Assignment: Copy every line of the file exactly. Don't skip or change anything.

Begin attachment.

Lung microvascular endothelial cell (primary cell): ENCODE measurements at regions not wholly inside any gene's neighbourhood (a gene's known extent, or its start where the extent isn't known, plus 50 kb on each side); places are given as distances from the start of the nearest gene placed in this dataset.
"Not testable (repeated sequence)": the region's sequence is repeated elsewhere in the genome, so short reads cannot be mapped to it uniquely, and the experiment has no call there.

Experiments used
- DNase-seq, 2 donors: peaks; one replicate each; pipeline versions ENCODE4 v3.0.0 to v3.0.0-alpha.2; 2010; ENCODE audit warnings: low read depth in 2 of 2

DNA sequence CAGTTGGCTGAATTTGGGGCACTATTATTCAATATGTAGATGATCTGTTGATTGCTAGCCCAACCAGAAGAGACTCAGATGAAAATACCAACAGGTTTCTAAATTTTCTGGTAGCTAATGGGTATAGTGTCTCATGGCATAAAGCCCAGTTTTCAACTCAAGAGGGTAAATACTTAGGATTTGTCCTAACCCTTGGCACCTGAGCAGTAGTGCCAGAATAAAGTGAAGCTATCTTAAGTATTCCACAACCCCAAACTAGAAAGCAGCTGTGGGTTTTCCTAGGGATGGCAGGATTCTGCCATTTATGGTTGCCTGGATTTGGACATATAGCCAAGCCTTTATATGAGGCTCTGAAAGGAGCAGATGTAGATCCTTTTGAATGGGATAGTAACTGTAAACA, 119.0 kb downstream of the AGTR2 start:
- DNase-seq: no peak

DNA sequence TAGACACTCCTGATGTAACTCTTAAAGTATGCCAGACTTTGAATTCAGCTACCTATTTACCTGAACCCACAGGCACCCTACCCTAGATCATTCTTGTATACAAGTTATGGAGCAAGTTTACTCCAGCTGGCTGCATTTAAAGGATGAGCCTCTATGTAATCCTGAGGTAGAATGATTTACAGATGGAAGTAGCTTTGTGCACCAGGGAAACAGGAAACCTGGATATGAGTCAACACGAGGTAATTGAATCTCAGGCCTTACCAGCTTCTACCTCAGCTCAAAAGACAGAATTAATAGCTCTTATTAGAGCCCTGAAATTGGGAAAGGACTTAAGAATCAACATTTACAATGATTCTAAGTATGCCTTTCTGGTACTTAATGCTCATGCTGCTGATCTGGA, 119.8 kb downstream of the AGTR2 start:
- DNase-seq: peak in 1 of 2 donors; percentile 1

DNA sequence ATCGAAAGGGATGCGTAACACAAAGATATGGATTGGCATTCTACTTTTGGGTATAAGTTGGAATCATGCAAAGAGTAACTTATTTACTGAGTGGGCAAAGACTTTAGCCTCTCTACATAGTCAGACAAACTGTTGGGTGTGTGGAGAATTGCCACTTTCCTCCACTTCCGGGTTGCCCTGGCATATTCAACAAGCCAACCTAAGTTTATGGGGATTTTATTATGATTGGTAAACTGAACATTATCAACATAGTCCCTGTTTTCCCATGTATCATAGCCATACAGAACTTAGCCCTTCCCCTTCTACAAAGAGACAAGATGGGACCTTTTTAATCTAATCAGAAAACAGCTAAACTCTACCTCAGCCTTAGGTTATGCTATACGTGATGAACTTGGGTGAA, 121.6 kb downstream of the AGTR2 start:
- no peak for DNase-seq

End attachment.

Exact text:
Lung microvascular endothelial cell (primary cell): ENCODE measurements at regions not wholly inside any gene's neighbourhood (a gene's known extent, or its start where the extent isn't known, plus 50 kb on each side); places are given as distances from the start of the nearest gene placed in this dataset.
"Not testable (repeated sequence)": the region's sequence is repeated elsewhere in the genome, so short reads cannot be mapped to it uniquely, and the experiment has no call there.

Experiments used
- DNase-seq, 2 donors: peaks; one replicate each; pipeline versions ENCODE4 v3.0.0 to v3.0.0-alpha.2; 2010; ENCODE audit warnings: low read depth in 2 of 2

DNA sequence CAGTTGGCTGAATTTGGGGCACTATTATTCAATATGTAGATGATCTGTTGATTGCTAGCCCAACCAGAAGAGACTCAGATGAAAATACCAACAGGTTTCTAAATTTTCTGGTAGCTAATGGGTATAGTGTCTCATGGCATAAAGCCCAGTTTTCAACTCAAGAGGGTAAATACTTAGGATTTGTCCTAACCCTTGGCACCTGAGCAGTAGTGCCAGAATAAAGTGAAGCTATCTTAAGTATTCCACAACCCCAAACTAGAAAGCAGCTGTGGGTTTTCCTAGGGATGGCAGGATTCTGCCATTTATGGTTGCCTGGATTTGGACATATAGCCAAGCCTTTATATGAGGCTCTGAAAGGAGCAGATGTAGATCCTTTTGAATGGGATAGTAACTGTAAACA, 119.0 kb downstream of the AGTR2 start:
- DNase-seq: no peak

DNA sequence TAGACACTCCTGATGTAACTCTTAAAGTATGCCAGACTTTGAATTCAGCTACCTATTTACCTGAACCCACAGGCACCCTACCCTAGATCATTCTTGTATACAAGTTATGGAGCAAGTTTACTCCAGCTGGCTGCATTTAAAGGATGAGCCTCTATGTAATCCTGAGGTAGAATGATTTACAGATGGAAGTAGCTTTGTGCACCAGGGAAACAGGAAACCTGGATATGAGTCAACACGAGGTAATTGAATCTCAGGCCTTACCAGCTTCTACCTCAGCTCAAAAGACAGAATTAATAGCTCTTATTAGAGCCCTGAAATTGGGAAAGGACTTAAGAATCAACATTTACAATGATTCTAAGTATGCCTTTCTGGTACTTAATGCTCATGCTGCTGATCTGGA, 119.8 kb downstream of the AGTR2 start:
- DNase-seq: peak in 1 of 2 donors; percentile 1

DNA sequence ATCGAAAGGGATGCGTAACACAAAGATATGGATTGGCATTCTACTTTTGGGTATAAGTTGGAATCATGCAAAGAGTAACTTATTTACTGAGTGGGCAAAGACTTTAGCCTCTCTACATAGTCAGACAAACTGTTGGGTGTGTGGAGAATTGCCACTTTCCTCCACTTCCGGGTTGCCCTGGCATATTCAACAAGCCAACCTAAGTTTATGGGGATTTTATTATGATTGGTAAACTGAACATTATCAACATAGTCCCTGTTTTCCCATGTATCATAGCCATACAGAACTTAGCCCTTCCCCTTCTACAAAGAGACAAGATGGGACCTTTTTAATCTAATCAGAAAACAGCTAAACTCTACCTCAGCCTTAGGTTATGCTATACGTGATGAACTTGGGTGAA, 121.6 kb downstream of the AGTR2 start:
- no peak for DNase-seq